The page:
Since the 1993 Oslo Accords, a lasting peace agreement between Israel and the Palestinians has remained elusive. The politically correct paradigm proffered by the international community including Israel, the Palestinian Authority and the United States has been two states, two peoples: an independent Palestinian state including the West Bank and Gaza alongside Israel.
A two-state solution will remain elusive as long as the Palestinians are ideologically and politically divided in the West Bank and Gaza. Moreover, while Palestinian President Mahmoud Abbas and Prime Minister Salam Fayyad struggle to sustain their economy, they face intense pressure and opposition. Abbas has repeatedly threatened to dismantle the PA and force Israel to resume full responsibility for the West Bank.
To overcome this deadlock, the United States should encourage Egypt and Jordan to assume greater roles in Palestinian affairs by reviving the so-called three-state solution: a kind of political arrangement resembling the pre-1967 boundaries in which Egypt controlled Gaza and Jordan controlled the West Bank.
This process has already started. A gradual yet significant shift in Egyptian policy toward Gaza has occurred since Mohamed Morsi won the presidency in democratic elections in June. Previously, Hosni Mubarak enforced a blockade of Gaza since 2007, severely limiting the freedom of movement for Palestinians.
In a reversal of Mubarak's policy, Cairo has recently permitted Gazans to enter Egypt via Rafah for three days without a Visa. Hamas has also stated that Gaza will soon become connected to Egypt's electricity grid and natural gas pipeline. These actions would alter Israel's role as supplier of power and energy to the coastal territory and advance its claims that is not the occupying power. Reports suggest that this may be just a first step.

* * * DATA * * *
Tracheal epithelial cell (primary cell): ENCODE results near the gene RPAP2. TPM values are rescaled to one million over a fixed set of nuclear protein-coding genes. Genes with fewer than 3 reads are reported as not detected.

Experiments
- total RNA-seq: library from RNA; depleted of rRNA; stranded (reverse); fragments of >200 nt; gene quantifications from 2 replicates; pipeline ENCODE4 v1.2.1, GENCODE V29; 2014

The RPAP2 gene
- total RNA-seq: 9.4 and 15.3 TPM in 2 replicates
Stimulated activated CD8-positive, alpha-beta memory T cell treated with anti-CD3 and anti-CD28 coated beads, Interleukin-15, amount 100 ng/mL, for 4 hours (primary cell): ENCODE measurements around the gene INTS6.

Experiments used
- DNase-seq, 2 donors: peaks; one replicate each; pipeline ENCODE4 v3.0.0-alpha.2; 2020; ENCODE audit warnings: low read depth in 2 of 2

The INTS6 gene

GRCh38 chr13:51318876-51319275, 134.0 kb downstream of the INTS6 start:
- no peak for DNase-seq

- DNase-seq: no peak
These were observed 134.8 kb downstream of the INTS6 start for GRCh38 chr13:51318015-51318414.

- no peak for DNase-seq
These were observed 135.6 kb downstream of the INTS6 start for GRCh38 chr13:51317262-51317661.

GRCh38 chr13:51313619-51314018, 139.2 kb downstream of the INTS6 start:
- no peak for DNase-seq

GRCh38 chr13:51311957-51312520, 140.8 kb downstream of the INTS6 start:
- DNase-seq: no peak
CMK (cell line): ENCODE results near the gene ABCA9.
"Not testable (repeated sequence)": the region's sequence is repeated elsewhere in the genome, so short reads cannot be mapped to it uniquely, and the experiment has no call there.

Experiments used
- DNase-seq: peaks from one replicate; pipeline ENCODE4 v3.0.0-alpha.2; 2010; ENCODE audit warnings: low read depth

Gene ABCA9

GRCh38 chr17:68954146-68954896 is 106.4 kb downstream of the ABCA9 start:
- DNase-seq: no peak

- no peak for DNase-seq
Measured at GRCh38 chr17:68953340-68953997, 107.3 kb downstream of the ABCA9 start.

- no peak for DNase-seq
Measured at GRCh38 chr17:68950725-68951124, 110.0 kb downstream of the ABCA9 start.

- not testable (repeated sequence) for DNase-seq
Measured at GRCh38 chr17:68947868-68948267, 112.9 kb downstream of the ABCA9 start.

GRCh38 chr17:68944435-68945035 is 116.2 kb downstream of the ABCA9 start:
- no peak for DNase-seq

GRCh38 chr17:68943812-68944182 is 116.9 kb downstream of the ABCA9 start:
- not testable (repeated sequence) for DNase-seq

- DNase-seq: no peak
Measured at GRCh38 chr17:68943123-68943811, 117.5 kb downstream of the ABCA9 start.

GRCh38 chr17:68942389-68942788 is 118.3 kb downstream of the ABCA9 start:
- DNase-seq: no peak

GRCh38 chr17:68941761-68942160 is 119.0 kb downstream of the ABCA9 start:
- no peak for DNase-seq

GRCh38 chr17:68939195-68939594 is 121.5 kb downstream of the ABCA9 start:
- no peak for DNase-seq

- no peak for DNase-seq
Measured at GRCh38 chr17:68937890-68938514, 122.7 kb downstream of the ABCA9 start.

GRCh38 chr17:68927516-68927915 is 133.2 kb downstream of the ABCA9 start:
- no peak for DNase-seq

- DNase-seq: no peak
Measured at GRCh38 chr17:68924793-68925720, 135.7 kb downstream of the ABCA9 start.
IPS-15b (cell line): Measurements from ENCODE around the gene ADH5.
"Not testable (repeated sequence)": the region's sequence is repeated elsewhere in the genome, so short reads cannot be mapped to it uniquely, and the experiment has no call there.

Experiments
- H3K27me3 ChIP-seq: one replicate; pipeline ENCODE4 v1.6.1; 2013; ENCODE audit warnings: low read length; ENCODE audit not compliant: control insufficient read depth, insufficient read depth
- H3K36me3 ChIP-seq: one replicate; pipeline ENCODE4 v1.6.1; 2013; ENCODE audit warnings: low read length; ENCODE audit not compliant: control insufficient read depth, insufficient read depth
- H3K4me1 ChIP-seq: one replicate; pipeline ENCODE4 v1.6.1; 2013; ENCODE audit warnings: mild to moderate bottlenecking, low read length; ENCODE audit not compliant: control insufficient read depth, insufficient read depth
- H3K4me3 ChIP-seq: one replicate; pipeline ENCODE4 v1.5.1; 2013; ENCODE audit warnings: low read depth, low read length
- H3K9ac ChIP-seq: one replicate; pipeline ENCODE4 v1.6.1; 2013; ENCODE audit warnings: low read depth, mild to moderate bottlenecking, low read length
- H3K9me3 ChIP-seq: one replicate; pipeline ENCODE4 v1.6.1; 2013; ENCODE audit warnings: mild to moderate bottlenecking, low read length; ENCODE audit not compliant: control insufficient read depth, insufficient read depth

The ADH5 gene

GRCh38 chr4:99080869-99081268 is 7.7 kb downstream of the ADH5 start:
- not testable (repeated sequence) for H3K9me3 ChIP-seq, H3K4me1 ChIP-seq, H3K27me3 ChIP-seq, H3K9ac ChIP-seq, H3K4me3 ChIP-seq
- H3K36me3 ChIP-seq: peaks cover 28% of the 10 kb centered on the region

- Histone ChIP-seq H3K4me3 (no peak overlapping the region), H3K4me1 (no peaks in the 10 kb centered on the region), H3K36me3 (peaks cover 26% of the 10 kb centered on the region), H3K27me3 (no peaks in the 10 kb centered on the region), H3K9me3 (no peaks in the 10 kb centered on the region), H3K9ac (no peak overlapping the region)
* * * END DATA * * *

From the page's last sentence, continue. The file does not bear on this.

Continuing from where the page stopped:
Morsi's Egypt might ease further restrictions in Gaza and ultimately seek a total lift of the blockade and a free trade agreement. Some analysts speculate that these gestures underscore a series of events which may ultimately lead to Egypt annexing the Gaza Strip or some type of Gaza-Egypt confederation. There is growing evidence that Hamas in Gaza will unilaterally declare its independence, and disengage from Israel and the West Bank.
The pan-Arab newspaper Al Arabiya reported that Hamas leaders have discussed the issue with Egypt. Although Hamas publicly rejects unilateralism and independence, Palestinian leader Khaled Mesmar says Hamas are privately striving toward the creation of an independent Islamic emirate.
Hamas-Fatah rivalry persists since 2006. Neither side wishes to cede power, despite numerous mediation attempts by neighboring Arab countries. This sobering fact coupled with Gaza's growing dependence on Cairo for freedom of movement, electricity and gas suggests that Hamas is moving closer to becoming a self-sufficient Islamic emirate while international demands of a unified Palestinian state comprising Gaza and the West Bank appear more of an impractical notion.